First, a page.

New Medicare Annual Election Period: October 15 – December 7

October 15th through December 7th are the new dates for the Annual Election Period (AEP) for Medicare beneficiaries. For people already enrolled in Medicare, this is the period when they can change their Part D drug plan or Medicare Advantage plan. If they are not yet enrolled in a Part D plan or a Medicare Advantage plan, this is the only time of year for people to enroll (unless they qualify for a special enrollment period).

In previous years, the AEP ran from November 15th to December 31st, so the new AEP is one month earlier this year.  This means that people enrolled in Part D or Medicare Advantage plans can expect to receive their Annual Notice of Change (ANOC) by the end of September.  The ANOC lets enrollees know what changes are coming to their plan for 2012, so people are advised not to ignore mail from their Part D or Medicare Advantage company this month.  Most of my clients tell me they get too much mail from their Medicare Advantage or Part D plans and they generally do not open it.

If people are not paying attention and miss the new Annual Election Period, they will be locked into their Medicare Advantage plan or Part D plan for 2012 – except for one option.  From January 1 to February 14th people can drop their Medicare Advantage plan and return to using their Medicare card. They will be allowed to enroll in a Part D plan at the time of their Medicare Advantage disenrollment.

Before disenrolling from a Medicare Advantage plan, a senior should investigate his/her options for getting a Medicare supplement. If a person is generally healthy, he can get a Medicare supplement. But if a senior has any chronic illness, or has been treated for cancer, Medicare supplement companies can refuse to offer coverage (once the person is beyond his six-month Medigap open enrollment period).  A senior with only Medicare would have to pay all the deductibles and 20% co-insurance, and there is no cap to the 20% co-insurance.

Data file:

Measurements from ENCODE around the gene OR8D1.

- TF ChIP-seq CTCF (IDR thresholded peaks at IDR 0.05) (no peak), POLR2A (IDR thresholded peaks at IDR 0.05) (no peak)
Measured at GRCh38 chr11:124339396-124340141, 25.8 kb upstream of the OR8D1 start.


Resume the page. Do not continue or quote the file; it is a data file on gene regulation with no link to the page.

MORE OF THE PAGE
There are two companies operating in Arizona that will accept a person with health problems into their Medicare supplement plans, but they charge around $300 per month for the coverage (which is in addition to the Medicare Part B premium and a stand-alone Part D premium).

Note: When a person turns 65, or first gets her Medicare Part B, she has a six-month open enrollment period during which she cannot be refused a Medicare supplement – no matter what her health history is. Medicare Advantage plans accept all applicants no matter what their health status is – except for people with end-stage renal disease requiring dialysis.


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